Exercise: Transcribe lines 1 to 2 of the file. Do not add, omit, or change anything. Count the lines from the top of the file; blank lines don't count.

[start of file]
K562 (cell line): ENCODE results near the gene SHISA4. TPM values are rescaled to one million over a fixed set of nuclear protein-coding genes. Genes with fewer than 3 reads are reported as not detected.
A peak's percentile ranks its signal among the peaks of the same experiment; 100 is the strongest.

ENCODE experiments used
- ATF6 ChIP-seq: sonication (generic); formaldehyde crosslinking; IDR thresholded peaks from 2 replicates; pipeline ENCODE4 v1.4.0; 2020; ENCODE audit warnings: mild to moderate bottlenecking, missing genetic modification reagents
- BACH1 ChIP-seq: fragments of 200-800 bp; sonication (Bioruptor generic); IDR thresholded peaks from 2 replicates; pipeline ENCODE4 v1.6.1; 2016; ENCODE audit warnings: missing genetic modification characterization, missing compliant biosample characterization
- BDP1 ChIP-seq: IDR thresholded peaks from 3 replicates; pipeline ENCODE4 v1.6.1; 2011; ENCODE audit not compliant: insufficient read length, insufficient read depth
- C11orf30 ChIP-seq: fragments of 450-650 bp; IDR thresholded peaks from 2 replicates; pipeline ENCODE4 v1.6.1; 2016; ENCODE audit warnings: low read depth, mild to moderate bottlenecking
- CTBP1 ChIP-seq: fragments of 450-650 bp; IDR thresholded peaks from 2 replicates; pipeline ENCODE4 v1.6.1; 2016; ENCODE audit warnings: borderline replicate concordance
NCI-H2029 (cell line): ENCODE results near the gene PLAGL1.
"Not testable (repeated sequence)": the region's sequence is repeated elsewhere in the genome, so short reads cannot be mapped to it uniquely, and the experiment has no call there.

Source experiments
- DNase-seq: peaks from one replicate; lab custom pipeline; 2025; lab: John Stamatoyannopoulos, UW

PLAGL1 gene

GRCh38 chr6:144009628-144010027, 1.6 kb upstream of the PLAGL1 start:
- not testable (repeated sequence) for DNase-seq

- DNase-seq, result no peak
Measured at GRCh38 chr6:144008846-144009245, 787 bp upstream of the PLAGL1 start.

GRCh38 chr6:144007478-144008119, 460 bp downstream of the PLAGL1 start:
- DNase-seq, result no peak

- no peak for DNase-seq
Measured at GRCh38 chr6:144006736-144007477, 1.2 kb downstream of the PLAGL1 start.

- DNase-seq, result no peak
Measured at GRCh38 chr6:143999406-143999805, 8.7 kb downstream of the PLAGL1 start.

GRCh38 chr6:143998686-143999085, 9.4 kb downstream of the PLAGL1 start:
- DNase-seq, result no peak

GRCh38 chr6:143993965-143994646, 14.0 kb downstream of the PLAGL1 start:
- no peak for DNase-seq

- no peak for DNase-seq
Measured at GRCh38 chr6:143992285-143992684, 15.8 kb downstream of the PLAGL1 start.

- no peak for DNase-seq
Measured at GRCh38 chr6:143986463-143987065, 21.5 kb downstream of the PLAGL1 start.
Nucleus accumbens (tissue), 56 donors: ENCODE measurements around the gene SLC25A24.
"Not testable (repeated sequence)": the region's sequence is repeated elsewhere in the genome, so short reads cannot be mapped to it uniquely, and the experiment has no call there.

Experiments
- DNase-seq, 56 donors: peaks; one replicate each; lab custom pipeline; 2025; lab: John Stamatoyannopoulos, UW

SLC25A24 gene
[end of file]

K562 (cell line): ENCODE results near the gene SHISA4. TPM values are rescaled to one million over a fixed set of nuclear protein-coding genes. Genes with fewer than 3 reads are reported as not detected.
A peak's percentile ranks its signal among the peaks of the same experiment; 100 is the strongest.